In the aftermath of the biggest point drop opening in the history of the stock market open, crude oil today is battling back. As European and U.S. stock markets even as china and Japan markets fall the crude market is trying to make a run higher and get out of the $30 per barrel handle danger zone.
The spot WTI contract held range support and has now moved back to the middle of its trading range on the last day of trading. The soon to be spot April contract has been in a trading range of about $99 on the upside and $95.40 on the lower end.
The oil complex is in a battle between the perception traders, who look for more stimulative measures, and the reality traders, who see the global economy is slowing and demand for oil will continue to decline.
Aside from all of the macro issues sending oil prices lower, supply and demand are more than in balance with a bias toward the oversupplied side of the equation. At the moment oil prices are still being mostly driven by the direction of the euro and the US dollar as well as by a view that the global economy is continuing to slow.
The tensions between Iran and the West have been easing as another meeting will take place tomorrow. As such, expect more market participants to pay attention to this week's round of oil inventory data and thus impact price direction.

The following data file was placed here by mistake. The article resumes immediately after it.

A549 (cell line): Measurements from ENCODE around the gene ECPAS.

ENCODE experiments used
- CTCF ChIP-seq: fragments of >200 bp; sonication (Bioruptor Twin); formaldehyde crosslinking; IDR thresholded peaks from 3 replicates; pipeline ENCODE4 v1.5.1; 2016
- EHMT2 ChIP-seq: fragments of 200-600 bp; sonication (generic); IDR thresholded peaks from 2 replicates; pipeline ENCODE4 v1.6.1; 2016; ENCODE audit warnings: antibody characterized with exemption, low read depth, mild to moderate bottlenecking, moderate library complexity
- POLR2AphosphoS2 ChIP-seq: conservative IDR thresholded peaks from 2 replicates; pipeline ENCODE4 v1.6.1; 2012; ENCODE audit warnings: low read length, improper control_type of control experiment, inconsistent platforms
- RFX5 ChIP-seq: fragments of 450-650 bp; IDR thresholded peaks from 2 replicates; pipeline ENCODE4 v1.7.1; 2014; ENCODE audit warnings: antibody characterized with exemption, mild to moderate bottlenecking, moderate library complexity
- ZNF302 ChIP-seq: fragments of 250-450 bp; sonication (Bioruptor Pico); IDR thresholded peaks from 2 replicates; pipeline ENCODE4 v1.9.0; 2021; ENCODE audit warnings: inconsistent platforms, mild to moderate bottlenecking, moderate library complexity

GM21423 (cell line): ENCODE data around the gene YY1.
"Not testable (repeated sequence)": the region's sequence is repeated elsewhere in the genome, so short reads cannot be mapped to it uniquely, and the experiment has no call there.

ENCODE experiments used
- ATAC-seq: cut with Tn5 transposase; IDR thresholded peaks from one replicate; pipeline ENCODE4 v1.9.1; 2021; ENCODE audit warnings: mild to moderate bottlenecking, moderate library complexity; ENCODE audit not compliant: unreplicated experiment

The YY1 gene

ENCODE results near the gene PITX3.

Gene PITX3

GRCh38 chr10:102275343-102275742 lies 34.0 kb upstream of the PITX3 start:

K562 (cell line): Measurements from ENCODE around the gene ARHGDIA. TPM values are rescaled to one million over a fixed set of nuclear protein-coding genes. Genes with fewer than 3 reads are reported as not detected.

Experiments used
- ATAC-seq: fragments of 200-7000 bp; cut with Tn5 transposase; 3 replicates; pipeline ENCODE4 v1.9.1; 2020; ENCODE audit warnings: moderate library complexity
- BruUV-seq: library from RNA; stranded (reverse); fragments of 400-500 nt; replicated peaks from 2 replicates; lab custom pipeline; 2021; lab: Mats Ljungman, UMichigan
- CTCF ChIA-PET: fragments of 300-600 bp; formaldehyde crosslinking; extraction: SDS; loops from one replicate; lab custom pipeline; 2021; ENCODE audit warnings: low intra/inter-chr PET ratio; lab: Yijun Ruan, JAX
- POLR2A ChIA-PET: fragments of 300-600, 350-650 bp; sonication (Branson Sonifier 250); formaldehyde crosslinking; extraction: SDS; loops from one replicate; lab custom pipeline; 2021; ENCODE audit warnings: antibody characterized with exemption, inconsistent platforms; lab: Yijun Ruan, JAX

The fundamentals of oil are becoming more bearish as the inventories continue to build around the globe. The IEA reported last week that OECD inventories are now above the five year average while crude oil inventories in the US are at the highest level going back to the early 90s.
At the moment oil prices are still being mostly driven by the direction of the euro and the US dollar as well as by a view that China's economy is continuing to slow. The tensions evolving in the Middle East between Iran and the West have been easing as another meeting is scheduled for May.
Yesterday was clearly a so called risk-on day as market participants interpreted Spain's better than expected auction results that all is ok in Europe. The markets remain so interlinked that something as simple was enough to drive just about every risk asset market higher.